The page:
Decorative pillows and earthy tones covered the stage. Wicker baskets, paper lanterns and strings of large round-bulb lights adorned the set in front of an excited crowd. At 7:30 sharp, Andy Grammer casually walked out on stage and greeted Louisville’s Brown Theatre.
“What’s up Louisville…did I say that right?” says Grammer. “Hot as hell, is it always this hot?” he asked.
Yes, it most certainly is Andy. The humidity here in Louisville may not have been so welcoming this late August night, but the fans certainly were.
Grammer got his set started with “Pocket,” where he showed lots of first-time listeners his vocal range as well as some impressive beat-boxing skills interspersed throughout the song.
Grammer was not at all shy and shared many heartfelt anecdotes with the audience during the show. His second song “Love, Love, Love” Andy said, was a “cheesy-ass love song” about pillow talk. All of Andy’s songs in one way or another make you want to bob your head and tap your feet, “Love, Love, Love” was no exception.
Grammer is backed up by a very talented band that seemingly shares his charm and enthusiasm.
Grammer got serious for a moment and introduced his next song. The song “Ladies” is not quite what you’d think, but rather a song that is inspired by Andy’s late mother who passed away a little over two years ago. The song calls out to women – “You are beautiful, you don’t even have to try.” The catchy tune is a nice tribute to Andy’s mother and recognizes the inner beauty that women have.
After having gotten to speak with Andy a couple of times and finally getting the opportunity to see him perform live, it is extremely obvious how real he is. Real, meaning he’s the same guy before and after stepping on the stage. He doesn’t hide anything up his sleeves; what you see and hear is what you get. His music really reflects his upbeat and positive character.
Before playing his song “Biggest Man in Los Angeles,” Andy talked about the beginning of his music career. About how he first started playing on 3rd Street in Santa Monica, California with an open guitar case, CD samples and a makeshift sign that read “Make change, I trust you.” He sings,
“Oh I'm home, I'm right where I belong
And there's nowhere else that I'd rather be
Because those moments on the street
When the crowd would rock with me
I felt like the biggest man, the biggest man in Los Angeles…”
Then, after playing a brand new song about how girls can pick you up and “take you away” when life gets intense, Andy says, “A lot of happy songs, let’s do a sad one…It’s not about me though, some friends.” Andy put down the acoustic guitar and went to the keyboards where he showed a different, more somber side of his music with his song “Miss Me.”
Even Andy’s so-called “sad” tunes still seem to have a tone that encourages hope and a positive attitude towards a negative situation.
Continuing with his charming between-song banter, Andy showed off a little bit more of his humorous and theatrical side with a story about an 8th grade breakup that he says is a true story. Grammer recalls singing the Boys II Men hit “End of the Road” to a girl over the phone to no avail and proceeded to act out the phone call and sing the song by the popular R&B band to the tune of his guitar. Grammer’s vocals and enthusiasm really shined during this particular song and garnered several crowd-solos and the occasional “Ow!” from the women in the theatre.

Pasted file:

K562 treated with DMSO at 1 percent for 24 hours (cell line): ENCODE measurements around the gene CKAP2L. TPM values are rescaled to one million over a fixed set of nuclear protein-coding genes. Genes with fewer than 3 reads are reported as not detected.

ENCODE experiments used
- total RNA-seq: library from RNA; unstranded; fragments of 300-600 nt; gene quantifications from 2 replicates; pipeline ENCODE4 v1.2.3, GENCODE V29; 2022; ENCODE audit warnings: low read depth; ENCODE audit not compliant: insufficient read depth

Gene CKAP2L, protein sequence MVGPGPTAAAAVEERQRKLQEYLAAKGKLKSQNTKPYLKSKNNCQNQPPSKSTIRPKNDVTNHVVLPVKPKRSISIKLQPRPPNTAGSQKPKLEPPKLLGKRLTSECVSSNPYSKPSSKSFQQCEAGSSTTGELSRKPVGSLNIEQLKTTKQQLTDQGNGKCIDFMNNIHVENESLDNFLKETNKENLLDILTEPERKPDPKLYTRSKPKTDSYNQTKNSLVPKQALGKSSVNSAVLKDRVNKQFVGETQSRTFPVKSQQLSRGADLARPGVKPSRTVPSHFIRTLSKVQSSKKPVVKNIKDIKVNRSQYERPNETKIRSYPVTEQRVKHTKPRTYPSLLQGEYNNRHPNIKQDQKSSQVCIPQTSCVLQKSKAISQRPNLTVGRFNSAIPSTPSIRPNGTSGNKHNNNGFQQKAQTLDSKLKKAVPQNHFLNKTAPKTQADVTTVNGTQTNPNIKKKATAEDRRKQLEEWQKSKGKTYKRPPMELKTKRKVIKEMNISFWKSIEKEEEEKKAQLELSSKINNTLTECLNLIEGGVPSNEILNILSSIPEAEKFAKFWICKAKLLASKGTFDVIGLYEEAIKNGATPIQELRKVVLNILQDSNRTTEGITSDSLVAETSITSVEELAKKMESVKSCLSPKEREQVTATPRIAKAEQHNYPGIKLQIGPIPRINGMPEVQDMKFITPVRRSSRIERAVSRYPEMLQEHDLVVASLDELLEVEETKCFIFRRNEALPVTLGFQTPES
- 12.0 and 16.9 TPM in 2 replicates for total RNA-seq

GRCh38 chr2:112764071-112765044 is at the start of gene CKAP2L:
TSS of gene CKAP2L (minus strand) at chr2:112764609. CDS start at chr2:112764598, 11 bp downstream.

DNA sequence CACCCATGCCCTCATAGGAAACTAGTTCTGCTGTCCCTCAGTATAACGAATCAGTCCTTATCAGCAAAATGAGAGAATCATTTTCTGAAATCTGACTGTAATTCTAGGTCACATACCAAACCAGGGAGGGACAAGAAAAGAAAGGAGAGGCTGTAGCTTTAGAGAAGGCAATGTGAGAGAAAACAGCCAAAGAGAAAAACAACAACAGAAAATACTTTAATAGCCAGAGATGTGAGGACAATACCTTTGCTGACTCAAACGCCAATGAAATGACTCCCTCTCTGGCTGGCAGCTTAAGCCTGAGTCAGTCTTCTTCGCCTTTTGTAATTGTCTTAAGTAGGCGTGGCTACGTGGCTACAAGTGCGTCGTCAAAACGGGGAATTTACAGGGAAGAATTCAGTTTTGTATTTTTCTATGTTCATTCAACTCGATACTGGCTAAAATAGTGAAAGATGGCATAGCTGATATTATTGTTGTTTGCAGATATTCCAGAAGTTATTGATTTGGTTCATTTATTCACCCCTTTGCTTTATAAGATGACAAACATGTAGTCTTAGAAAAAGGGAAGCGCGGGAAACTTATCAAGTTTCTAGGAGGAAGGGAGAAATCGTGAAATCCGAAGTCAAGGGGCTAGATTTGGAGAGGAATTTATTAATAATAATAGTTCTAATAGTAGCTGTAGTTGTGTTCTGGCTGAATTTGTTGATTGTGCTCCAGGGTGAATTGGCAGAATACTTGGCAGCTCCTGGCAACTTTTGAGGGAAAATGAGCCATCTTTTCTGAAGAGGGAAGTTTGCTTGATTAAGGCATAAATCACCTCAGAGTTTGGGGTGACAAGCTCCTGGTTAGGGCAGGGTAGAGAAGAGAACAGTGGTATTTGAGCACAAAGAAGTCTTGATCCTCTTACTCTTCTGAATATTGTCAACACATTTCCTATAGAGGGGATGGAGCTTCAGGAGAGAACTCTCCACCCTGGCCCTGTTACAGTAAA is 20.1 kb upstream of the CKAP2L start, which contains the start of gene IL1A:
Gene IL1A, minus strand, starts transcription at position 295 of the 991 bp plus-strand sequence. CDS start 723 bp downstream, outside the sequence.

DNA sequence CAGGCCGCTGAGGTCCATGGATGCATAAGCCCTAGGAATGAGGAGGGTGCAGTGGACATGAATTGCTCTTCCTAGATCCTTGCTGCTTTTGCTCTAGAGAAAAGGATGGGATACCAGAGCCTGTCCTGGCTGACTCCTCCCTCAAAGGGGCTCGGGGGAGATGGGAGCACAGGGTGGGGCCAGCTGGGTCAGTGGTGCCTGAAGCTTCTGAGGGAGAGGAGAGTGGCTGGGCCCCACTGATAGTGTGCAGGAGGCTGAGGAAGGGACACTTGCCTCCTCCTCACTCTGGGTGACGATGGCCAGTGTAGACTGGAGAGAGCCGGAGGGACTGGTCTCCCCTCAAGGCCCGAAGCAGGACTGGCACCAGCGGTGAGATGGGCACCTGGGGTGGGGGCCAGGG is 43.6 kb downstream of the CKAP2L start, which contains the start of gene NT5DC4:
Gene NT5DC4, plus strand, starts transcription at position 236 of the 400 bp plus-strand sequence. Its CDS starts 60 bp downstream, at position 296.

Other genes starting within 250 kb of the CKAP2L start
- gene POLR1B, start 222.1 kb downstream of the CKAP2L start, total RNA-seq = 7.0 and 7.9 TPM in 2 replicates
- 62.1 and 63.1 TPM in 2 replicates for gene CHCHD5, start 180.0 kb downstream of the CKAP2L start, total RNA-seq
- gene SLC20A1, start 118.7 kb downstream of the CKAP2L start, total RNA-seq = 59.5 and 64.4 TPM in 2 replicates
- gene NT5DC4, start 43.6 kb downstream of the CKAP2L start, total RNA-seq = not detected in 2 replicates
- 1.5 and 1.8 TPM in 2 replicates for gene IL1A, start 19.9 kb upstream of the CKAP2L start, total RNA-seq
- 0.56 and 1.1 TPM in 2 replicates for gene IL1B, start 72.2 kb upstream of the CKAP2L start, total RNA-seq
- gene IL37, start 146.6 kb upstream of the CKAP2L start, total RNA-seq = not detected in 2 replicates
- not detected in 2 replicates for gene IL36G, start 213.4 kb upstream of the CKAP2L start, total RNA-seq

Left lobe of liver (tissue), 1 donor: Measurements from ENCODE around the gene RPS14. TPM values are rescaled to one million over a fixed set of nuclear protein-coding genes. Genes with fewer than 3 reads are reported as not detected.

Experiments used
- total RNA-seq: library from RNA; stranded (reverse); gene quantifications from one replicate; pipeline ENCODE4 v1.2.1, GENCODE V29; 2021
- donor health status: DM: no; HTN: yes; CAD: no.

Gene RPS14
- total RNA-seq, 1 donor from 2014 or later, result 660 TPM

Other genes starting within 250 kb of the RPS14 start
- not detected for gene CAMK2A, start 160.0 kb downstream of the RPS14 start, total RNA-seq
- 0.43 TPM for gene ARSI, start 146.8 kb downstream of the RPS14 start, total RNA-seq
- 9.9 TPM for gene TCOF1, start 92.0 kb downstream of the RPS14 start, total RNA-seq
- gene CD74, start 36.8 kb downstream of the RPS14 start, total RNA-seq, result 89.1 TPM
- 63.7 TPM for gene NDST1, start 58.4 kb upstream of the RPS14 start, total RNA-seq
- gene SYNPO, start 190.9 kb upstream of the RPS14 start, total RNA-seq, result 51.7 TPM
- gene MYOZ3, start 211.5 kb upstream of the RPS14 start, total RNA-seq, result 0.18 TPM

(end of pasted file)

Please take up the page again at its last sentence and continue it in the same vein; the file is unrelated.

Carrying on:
“I like love songs, I think that if you can find a way to do a love song that’s never been done before, that’s even cooler,” said Andy.
Andy’s next song was a love tune “Build Me a Girl,” about a soul that comes down from the heavens to re-join earth. The soul asks God for a companion – the perfect girl – to join him.
Heading back to the keyboards, Andy played his hit “Fine by Me.” I have to say this was one of my favorites. The soulful tune had a heavy bass beat and the type of hook that gets stuck in your head for days.
“Can I take a picture with you guys real quick?” Grammer asked the Louisville crowd out of the blue. “I like to do this thing like ‘Where’s Waldo,’ except it’s ‘Where’s Andy.’”
Andy ran out into the 3rd or 4th row of the crowd and sat down for a pose while his bassist snapped a photo. The break for a Kodak Moment was nothing short of random, but I liked it. Andy clearly likes to connect with his audience and share a part of him that can’t be shared through the speakers of your car stereo.
With that, Andy re-took the stage for his fan-favorite “Keep Your Head Up.” Asking for some help from the crowd, Andy had hands clapping and the audience singing his solos along with him. The infectious song was one that Andy says he wrote to himself as encouragement after a long day of performing on the streets.
Finally, Andy finished his set with another fan-favorite, but not one of his own. Andy’s bassist and drummer left the stage and Andy began to play a familiar tune on his guitar. With some beat-boxing, sound effects and the first line, “We’ll do it all…Everything…on our own (beat box)… If I lay here… (more beat box)…If I just lay here,” I figured it out. Andy did an outstanding one-man-band rendition of Snow Patrol’s “Chasing Cars.”
It was a great way to end an already impressive show. There is no reason why this cool cat shouldn’t continue to keep his head up for years to come. Superb vocal talent with cross-instrumental skills and a knack for engaging his audience in a personal way, he will be headlining a tour of his own before long. Andy brought a big smile to a lot of faces at Brown Theatre Wednesday night.
Did I mention that immediately following his set, he ran to the theatre lobby to sign and take photos with hundreds of fans? A class act, that is sure to keep audiences smiling.
Photo courtesy of: Josh Newton and Shore Fire Media
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